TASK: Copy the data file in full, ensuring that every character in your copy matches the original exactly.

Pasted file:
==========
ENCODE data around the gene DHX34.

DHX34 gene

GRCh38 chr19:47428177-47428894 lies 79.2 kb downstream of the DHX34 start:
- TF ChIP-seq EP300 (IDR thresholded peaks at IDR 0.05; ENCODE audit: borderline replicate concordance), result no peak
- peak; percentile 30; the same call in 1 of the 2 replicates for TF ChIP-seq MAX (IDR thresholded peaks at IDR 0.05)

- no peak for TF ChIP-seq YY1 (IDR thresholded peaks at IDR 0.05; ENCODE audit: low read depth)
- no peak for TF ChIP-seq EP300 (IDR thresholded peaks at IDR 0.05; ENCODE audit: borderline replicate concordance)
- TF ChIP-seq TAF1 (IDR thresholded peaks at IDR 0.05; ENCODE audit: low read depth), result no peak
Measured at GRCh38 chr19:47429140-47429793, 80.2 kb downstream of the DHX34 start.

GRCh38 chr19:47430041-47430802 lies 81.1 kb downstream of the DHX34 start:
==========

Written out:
ENCODE data around the gene DHX34.

DHX34 gene

GRCh38 chr19:47428177-47428894 lies 79.2 kb downstream of the DHX34 start:
- TF ChIP-seq EP300 (IDR thresholded peaks at IDR 0.05; ENCODE audit: borderline replicate concordance), result no peak
- peak; percentile 30; the same call in 1 of the 2 replicates for TF ChIP-seq MAX (IDR thresholded peaks at IDR 0.05)

- no peak for TF ChIP-seq YY1 (IDR thresholded peaks at IDR 0.05; ENCODE audit: low read depth)
- no peak for TF ChIP-seq EP300 (IDR thresholded peaks at IDR 0.05; ENCODE audit: borderline replicate concordance)
- TF ChIP-seq TAF1 (IDR thresholded peaks at IDR 0.05; ENCODE audit: low read depth), result no peak
Measured at GRCh38 chr19:47429140-47429793, 80.2 kb downstream of the DHX34 start.

GRCh38 chr19:47430041-47430802 lies 81.1 kb downstream of the DHX34 start: